Protesters turned out last Sunday in front of City Hall. They marched to Park Street and back chanting, "Black lives matter. All lives matter."
Dozens of Alamedans took to the streets Sunday to protest police killings of unarmed black men in New York and Ferguson, Mo. and to express their frustration about the lack of charges against the officers responsible for the killings.
Friends of the Alameda Animal Shelter (FAAS) has selected Nancy S. Baglietto as its new executive director. Baglietto is currently the director of operations, programs and development of the Regional Parks Foundation. The Regional Parks Foundation supports the East Bay Regional Park District.
At its Tuesday, Dec. 2, meeting the City Council offered preliminary approvals for a plan to build up to 380 new homes on the 11-acre Del Monte warehouse site, a development that one council member said could offer the last new housing the Island will see for years.
The City of Alameda’s official holiday tree lighting ceremony brought revelers and protestors alike to the corner of Santa Clara Avenue and Oak Street in front of City Hall. The festivities included live music, The Dancing Christmas Trees, holiday decorations and more. Standing outside the Alameda Carnegie Library across the street, peaceful demonstrators held up signs drawing attention to decisions in recent police brutality cases that have drawn widespread protest from Brooklyn to Berkeley.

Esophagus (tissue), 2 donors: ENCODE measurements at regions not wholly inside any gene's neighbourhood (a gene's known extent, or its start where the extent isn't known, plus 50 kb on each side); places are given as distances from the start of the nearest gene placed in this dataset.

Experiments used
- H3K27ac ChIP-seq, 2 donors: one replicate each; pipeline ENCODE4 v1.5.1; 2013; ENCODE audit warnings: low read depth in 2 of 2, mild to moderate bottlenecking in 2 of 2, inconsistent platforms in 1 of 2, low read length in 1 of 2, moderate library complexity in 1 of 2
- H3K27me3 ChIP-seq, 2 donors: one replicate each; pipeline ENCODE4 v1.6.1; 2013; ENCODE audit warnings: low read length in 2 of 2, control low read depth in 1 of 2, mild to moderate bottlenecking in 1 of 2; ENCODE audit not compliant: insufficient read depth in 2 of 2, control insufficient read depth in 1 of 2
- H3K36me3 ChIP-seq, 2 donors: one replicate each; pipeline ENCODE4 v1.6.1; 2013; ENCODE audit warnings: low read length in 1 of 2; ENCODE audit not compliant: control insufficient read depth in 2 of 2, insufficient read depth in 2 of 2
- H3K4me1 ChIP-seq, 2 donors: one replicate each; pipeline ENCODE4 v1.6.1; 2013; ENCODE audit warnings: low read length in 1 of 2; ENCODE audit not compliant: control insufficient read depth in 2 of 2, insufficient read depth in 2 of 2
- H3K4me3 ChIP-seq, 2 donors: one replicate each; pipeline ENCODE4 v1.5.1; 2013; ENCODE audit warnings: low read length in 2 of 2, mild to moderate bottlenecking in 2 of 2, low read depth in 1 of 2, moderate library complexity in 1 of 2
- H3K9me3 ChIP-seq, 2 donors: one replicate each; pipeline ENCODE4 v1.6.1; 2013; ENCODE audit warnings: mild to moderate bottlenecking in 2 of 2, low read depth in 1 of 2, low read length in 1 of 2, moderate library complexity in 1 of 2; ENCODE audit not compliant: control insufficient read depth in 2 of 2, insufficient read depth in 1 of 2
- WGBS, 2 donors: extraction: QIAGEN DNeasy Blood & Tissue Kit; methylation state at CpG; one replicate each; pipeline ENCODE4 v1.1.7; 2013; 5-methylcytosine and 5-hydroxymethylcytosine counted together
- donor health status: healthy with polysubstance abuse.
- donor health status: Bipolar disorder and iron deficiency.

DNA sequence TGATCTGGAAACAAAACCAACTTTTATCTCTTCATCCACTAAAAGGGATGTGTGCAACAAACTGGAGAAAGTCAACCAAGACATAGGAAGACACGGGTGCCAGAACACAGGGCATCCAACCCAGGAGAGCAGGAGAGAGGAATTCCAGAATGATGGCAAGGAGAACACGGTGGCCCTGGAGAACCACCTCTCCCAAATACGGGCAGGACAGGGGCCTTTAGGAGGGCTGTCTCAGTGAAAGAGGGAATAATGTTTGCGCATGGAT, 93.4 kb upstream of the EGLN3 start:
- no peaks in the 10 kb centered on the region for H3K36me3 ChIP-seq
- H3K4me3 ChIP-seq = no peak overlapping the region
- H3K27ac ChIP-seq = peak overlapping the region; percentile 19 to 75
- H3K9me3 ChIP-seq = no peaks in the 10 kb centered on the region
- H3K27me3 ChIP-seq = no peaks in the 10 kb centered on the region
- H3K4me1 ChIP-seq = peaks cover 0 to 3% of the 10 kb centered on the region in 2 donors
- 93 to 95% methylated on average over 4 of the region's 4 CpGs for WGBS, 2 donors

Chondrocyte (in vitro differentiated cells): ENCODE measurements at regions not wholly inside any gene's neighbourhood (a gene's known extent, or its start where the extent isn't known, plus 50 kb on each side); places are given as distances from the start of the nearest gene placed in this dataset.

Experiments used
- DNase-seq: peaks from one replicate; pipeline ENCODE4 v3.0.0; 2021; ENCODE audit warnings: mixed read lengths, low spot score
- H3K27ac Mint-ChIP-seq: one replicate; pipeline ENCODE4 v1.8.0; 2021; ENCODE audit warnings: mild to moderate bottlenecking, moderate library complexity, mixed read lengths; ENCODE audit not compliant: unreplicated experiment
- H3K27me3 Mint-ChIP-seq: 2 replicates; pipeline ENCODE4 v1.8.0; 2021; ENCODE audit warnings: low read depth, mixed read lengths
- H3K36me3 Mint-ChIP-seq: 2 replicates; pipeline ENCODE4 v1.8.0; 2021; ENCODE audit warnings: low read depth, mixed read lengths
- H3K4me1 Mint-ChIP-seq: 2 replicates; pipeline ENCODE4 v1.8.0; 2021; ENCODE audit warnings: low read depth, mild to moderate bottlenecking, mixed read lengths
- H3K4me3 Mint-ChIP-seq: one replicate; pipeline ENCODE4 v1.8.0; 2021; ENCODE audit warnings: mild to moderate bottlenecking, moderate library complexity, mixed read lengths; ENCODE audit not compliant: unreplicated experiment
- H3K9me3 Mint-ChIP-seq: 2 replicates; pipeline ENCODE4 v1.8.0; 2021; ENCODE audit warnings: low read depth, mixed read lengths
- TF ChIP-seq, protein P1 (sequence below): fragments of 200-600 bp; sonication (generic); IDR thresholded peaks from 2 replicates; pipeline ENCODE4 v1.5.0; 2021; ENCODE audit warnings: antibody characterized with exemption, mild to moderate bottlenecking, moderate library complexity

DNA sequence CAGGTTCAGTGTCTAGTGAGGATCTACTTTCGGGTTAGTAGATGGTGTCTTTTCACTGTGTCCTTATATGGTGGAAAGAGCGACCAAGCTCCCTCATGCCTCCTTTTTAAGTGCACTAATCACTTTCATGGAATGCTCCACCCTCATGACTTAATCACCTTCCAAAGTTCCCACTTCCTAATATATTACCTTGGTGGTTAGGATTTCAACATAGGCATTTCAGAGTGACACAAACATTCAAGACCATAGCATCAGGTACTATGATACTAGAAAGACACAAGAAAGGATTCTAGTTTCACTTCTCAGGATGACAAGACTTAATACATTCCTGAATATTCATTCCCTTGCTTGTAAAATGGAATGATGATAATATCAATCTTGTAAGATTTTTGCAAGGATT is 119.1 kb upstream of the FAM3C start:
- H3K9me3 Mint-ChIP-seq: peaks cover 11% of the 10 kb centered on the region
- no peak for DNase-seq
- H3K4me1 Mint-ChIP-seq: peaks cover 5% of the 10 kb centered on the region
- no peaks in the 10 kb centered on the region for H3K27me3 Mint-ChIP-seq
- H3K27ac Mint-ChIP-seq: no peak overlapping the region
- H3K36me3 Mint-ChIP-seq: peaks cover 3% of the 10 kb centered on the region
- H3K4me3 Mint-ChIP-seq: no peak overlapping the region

Jimmy Doolittle, shown here as a two-year-old Alamedan in 1898. While Doolittle lived here just a short time as a youth, he would later return to Alameda to make history.
Mayor Marie Gilmore has proclaimed Sunday, Dec. 14, "Jimmy Doolittle Day." The choice of the date is no coincidence.
Jimmy was born on Dec. 14, 1896, in Alameda to Frank and Rosa Doolittle. The family lived in the unassuming Queen Anne-style cottage on the southeast corner of Buena Vista Avenue and Foley Street where Jimmy was born.